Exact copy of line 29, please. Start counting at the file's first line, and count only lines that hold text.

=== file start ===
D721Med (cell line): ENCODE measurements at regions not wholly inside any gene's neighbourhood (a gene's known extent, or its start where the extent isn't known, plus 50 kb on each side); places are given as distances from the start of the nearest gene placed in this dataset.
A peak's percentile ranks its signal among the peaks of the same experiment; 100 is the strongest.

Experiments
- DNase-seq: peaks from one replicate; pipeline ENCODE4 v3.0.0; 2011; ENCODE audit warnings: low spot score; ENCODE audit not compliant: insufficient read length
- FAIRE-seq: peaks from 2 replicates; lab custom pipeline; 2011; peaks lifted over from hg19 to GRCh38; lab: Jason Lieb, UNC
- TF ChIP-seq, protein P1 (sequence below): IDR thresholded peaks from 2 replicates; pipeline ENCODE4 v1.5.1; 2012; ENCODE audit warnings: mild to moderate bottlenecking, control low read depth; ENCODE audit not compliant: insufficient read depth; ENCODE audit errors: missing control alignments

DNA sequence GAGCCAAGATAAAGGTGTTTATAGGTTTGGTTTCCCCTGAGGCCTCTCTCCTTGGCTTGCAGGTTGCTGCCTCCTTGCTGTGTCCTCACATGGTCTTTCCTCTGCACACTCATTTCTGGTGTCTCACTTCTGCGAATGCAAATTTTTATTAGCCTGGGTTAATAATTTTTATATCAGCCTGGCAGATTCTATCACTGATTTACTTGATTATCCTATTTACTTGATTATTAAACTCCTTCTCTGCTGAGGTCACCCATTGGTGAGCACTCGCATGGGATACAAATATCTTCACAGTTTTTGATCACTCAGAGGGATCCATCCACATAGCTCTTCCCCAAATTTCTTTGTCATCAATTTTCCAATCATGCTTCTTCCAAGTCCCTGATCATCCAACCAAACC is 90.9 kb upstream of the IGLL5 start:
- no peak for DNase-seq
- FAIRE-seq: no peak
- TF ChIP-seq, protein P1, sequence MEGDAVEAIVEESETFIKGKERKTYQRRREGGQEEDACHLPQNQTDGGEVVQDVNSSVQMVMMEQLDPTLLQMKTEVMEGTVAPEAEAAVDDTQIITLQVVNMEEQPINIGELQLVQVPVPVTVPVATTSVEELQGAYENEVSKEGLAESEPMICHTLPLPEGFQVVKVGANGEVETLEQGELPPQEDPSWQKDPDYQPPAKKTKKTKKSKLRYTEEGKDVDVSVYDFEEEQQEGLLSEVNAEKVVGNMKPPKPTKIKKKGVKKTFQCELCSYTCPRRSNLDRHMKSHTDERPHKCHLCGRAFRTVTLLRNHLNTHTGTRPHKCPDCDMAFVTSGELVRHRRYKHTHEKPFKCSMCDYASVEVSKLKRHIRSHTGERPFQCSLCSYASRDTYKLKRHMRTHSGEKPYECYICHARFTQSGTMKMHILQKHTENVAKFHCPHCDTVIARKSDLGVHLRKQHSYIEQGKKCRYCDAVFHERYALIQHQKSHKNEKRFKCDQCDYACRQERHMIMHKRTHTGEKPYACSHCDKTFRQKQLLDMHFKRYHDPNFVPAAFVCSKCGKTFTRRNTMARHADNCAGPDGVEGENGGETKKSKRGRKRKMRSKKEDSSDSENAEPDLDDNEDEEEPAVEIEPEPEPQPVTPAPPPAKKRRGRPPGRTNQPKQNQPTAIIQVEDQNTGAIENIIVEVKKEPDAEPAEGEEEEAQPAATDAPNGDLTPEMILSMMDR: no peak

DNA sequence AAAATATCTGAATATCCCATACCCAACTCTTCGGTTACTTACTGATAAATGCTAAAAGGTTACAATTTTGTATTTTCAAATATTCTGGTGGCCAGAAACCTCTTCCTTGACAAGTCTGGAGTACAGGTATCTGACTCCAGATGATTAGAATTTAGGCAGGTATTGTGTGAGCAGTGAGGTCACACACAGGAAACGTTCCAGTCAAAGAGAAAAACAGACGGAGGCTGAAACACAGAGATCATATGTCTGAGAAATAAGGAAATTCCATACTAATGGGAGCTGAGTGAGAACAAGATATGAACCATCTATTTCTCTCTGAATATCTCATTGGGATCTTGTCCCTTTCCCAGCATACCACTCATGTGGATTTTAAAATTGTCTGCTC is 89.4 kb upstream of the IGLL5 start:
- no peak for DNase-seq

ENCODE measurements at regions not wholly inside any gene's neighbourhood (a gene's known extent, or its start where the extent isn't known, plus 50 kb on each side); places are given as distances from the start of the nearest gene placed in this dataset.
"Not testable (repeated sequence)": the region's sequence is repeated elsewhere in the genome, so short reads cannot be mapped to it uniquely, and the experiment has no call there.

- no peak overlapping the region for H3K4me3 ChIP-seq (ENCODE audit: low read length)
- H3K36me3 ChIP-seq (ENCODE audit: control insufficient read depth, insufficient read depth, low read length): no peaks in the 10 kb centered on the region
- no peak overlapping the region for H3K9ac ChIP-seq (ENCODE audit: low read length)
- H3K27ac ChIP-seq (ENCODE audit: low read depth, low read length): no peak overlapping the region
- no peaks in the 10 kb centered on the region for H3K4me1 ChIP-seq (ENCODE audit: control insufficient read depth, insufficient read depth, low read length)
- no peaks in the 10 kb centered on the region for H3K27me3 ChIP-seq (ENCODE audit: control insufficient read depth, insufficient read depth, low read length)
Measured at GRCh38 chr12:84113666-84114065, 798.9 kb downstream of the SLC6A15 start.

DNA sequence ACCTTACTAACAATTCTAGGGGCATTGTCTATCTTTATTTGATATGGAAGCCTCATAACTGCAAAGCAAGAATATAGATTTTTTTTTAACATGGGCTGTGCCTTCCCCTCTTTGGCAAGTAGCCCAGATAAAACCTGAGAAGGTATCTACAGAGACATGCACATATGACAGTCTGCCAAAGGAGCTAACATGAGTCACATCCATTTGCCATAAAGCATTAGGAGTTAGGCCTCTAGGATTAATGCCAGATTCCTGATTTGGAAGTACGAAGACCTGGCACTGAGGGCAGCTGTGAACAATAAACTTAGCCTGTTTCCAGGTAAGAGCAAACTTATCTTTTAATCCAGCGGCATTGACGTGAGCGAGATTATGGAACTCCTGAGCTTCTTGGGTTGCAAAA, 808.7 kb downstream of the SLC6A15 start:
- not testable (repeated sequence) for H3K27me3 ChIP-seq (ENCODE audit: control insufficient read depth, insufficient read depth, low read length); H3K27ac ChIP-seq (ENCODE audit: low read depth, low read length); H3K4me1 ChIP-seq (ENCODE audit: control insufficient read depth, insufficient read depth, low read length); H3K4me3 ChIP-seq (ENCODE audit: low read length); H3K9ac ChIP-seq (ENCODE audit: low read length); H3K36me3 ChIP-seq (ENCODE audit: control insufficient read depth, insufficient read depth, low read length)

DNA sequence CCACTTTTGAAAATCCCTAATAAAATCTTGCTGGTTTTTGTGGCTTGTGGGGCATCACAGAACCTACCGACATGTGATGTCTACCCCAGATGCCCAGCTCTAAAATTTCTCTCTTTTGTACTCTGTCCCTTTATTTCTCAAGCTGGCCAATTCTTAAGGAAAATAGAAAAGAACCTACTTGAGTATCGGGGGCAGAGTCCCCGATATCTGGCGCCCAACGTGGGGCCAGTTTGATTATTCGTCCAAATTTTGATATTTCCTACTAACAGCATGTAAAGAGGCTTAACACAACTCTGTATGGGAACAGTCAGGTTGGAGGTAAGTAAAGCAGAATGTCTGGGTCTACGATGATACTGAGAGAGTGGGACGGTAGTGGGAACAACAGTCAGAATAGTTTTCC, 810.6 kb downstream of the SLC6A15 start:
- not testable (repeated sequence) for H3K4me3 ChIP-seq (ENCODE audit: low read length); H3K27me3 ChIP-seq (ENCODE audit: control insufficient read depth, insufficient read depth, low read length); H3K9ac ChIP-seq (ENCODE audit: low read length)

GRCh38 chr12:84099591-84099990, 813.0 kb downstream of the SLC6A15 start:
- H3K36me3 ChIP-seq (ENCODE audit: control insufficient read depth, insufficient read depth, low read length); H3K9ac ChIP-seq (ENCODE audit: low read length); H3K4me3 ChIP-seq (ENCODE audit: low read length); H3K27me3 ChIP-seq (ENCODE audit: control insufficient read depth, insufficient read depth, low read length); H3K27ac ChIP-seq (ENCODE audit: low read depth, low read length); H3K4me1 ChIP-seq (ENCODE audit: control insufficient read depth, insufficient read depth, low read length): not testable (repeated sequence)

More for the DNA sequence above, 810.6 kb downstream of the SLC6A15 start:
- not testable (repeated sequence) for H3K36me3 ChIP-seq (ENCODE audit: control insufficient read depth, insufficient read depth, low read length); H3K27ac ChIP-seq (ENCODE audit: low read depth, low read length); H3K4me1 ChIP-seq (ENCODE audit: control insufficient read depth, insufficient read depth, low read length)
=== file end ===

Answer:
- not testable (repeated sequence) for H3K36me3 ChIP-seq (ENCODE audit: control insufficient read depth, insufficient read depth, low read length); H3K27ac ChIP-seq (ENCODE audit: low read depth, low read length); H3K4me1 ChIP-seq (ENCODE audit: control insufficient read depth, insufficient read depth, low read length)